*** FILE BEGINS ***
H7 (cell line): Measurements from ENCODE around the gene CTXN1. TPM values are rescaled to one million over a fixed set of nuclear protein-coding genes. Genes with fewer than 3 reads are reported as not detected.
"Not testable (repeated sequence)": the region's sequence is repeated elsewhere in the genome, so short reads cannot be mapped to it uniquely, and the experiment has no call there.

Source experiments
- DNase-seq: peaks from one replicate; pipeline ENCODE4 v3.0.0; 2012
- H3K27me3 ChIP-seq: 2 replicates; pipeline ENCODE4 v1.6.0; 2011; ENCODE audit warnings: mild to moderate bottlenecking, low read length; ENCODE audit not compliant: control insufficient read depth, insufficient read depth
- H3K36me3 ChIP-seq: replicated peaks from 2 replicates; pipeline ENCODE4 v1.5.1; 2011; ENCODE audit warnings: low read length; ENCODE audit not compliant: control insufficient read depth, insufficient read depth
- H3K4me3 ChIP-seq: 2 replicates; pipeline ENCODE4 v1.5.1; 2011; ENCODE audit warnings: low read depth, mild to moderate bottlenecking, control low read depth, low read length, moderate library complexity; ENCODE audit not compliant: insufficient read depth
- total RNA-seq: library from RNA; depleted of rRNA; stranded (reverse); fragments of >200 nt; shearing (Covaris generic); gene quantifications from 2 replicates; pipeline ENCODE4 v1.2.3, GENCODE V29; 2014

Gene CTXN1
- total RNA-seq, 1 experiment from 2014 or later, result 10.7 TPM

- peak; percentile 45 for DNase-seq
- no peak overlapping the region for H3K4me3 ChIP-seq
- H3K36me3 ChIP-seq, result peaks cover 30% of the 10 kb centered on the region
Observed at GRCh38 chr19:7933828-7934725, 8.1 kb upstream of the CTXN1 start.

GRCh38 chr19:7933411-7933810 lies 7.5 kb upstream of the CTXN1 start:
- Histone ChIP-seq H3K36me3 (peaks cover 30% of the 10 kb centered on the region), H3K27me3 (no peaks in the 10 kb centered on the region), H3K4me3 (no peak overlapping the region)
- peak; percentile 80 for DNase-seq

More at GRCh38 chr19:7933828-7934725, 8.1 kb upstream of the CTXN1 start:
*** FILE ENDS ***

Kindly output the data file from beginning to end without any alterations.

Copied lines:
H7 (cell line): Measurements from ENCODE around the gene CTXN1. TPM values are rescaled to one million over a fixed set of nuclear protein-coding genes. Genes with fewer than 3 reads are reported as not detected.
"Not testable (repeated sequence)": the region's sequence is repeated elsewhere in the genome, so short reads cannot be mapped to it uniquely, and the experiment has no call there.

Source experiments
- DNase-seq: peaks from one replicate; pipeline ENCODE4 v3.0.0; 2012
- H3K27me3 ChIP-seq: 2 replicates; pipeline ENCODE4 v1.6.0; 2011; ENCODE audit warnings: mild to moderate bottlenecking, low read length; ENCODE audit not compliant: control insufficient read depth, insufficient read depth
- H3K36me3 ChIP-seq: replicated peaks from 2 replicates; pipeline ENCODE4 v1.5.1; 2011; ENCODE audit warnings: low read length; ENCODE audit not compliant: control insufficient read depth, insufficient read depth
- H3K4me3 ChIP-seq: 2 replicates; pipeline ENCODE4 v1.5.1; 2011; ENCODE audit warnings: low read depth, mild to moderate bottlenecking, control low read depth, low read length, moderate library complexity; ENCODE audit not compliant: insufficient read depth
- total RNA-seq: library from RNA; depleted of rRNA; stranded (reverse); fragments of >200 nt; shearing (Covaris generic); gene quantifications from 2 replicates; pipeline ENCODE4 v1.2.3, GENCODE V29; 2014

Gene CTXN1
- total RNA-seq, 1 experiment from 2014 or later, result 10.7 TPM

- peak; percentile 45 for DNase-seq
- no peak overlapping the region for H3K4me3 ChIP-seq
- H3K36me3 ChIP-seq, result peaks cover 30% of the 10 kb centered on the region
Observed at GRCh38 chr19:7933828-7934725, 8.1 kb upstream of the CTXN1 start.

GRCh38 chr19:7933411-7933810 lies 7.5 kb upstream of the CTXN1 start:
- Histone ChIP-seq H3K36me3 (peaks cover 30% of the 10 kb centered on the region), H3K27me3 (no peaks in the 10 kb centered on the region), H3K4me3 (no peak overlapping the region)
- peak; percentile 80 for DNase-seq

More at GRCh38 chr19:7933828-7934725, 8.1 kb upstream of the CTXN1 start: